Constantin Jean Lars Anthony Démétrius Karadja, Prince

public profile

Is your surname Karadja?

Research the Karadja family

Constantin Jean Lars Anthony Démétrius Karadja, Prince's Geni Profile

Share your family tree and photos with the people you know and love

  • Build your family tree online
  • Share photos and videos
  • Smart Matching™ technology
  • Free!

Constantin Jean Lars Anthony Démétrius Karadja (Caradja), Prince

Birthplace: The Hague, South Holland, The Netherlands
Death: December 29, 1950 (61)
Bucharest, Romania
Immediate Family:

Son of Jean Constantin Alexandre Othon Karadja, Prince and Marie Louise (Mary) Karadja, Princess
Husband of Marcela-Elena Caradja
Father of Ioan Caradja and Maria-Nadejda Caradja
Brother of Despina Caradja
Half brother of Nannie Wallenberg and Marguerite Caradja Durand, Princess

Occupation: Diplomat, jurist, historian and bibliophile, honorific member of the Romanian Academy
Managed by: Private User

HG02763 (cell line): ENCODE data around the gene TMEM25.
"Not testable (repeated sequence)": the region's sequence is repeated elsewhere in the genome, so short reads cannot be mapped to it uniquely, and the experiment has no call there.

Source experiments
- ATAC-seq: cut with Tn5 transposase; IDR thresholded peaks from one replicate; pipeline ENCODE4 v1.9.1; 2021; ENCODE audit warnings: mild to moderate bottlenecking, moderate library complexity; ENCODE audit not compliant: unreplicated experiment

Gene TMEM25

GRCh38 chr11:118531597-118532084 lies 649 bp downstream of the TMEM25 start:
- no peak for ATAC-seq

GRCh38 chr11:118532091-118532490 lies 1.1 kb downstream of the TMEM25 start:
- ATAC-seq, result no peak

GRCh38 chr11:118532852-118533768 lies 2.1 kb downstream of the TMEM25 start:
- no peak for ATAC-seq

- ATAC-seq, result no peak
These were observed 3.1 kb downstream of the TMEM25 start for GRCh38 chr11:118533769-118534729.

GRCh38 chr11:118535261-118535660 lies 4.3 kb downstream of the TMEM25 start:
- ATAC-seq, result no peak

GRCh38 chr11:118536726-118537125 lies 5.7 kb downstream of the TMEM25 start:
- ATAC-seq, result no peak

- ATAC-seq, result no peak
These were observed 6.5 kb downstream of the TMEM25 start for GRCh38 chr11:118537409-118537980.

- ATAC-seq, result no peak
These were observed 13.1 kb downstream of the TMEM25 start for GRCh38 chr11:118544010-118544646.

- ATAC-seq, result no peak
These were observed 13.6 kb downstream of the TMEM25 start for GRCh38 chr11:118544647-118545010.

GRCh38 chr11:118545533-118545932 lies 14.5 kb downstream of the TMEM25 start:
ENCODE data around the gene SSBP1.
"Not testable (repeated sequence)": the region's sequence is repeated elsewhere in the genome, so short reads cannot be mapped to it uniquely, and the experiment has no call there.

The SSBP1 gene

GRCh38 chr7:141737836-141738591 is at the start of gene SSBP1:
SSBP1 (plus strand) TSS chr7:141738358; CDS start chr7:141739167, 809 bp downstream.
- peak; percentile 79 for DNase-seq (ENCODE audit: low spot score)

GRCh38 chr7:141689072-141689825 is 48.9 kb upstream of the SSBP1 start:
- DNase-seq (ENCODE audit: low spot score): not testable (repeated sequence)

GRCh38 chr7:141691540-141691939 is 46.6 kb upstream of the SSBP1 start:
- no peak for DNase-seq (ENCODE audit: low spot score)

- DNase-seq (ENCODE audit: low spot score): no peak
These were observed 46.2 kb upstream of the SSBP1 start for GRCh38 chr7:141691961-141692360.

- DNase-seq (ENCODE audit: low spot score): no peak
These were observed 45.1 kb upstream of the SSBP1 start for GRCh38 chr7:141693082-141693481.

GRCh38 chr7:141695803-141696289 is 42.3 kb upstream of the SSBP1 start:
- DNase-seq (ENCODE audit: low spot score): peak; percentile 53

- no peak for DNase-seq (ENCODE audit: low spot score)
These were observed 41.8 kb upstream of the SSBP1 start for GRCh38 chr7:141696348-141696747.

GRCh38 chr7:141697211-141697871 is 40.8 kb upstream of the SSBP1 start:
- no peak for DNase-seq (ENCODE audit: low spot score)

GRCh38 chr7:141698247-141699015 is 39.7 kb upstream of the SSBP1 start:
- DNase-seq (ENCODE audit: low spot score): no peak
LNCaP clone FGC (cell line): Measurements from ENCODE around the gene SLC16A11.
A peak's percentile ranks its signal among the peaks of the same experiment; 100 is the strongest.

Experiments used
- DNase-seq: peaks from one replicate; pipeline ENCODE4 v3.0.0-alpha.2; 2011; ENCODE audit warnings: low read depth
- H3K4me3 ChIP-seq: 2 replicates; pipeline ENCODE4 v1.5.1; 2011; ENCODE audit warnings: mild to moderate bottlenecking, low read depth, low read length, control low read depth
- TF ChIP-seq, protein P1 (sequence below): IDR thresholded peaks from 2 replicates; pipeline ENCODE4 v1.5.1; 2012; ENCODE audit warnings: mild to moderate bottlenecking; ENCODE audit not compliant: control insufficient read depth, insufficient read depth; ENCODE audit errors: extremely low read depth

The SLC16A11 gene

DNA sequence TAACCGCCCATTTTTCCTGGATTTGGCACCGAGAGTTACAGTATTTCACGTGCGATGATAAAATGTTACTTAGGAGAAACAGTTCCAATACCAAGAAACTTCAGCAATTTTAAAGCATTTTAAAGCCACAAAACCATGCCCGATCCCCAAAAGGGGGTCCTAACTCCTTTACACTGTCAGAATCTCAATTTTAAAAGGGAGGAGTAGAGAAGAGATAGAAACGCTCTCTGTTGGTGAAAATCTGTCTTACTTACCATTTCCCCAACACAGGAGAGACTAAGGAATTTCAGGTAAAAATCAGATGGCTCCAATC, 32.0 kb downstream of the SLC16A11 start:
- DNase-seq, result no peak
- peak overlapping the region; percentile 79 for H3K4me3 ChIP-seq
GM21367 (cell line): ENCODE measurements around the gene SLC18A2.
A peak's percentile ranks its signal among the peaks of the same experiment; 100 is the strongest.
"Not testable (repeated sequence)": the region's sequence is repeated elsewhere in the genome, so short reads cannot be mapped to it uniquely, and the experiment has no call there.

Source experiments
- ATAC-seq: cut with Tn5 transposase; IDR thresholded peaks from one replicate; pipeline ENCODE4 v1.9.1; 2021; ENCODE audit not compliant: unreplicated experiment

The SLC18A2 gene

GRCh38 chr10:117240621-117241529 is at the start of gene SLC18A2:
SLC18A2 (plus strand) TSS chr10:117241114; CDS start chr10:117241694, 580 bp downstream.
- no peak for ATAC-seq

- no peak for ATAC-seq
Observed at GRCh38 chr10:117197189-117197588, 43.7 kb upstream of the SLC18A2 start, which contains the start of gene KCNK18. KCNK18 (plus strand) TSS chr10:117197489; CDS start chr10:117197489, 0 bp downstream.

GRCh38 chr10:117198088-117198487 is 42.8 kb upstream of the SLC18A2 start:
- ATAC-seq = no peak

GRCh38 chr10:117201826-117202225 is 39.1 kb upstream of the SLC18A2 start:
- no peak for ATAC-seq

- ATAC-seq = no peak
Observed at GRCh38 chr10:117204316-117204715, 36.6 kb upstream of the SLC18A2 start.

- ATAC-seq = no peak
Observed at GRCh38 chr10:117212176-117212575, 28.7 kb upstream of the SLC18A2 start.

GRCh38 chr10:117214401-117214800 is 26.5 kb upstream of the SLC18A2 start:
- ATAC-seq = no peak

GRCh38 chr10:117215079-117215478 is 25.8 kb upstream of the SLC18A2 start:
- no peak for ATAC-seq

Last Updated:

About Constantin Jean Lars Anthony Démétrius Karadja, Prince

Prince Constantin Jean Lars Anthony Démétrius Karadja[1] (November 24, 1889, The Hague – December 28, 1950, Bucharest) was a Romanian diplomat, jurist, bibliographer, bibliophile and honorific member (1946) of the Romanian Academy. He descends from a highly aristocratic family with Byzantine roots of Constantinople with rulers of Wallachia in the 18th and 19th century.

[edit] Education and studies

Barrister at law in England with studies at Framlingham College [2] and London[3], he spoke English, French, German, Romanian, Swedish, Danish and Norwegian, as well as Latin and Greek. Being a European by education, Constantin Karadja married and established himself in Romania (1916). He was naturalized and joined the diplomatic service in 1920, serving Romania in missions as consul in Budapest (1921-1922), consul general in Stockholm (1928-1930) and Berlin (1931-1941). With additional solid competences in economics, he also worked as a counsel in the Ministry of Finances, and participated 1927 as chief of the Romanian delegation to the International Economic Conference in Geneva. He composed a diplomatic and consular manual.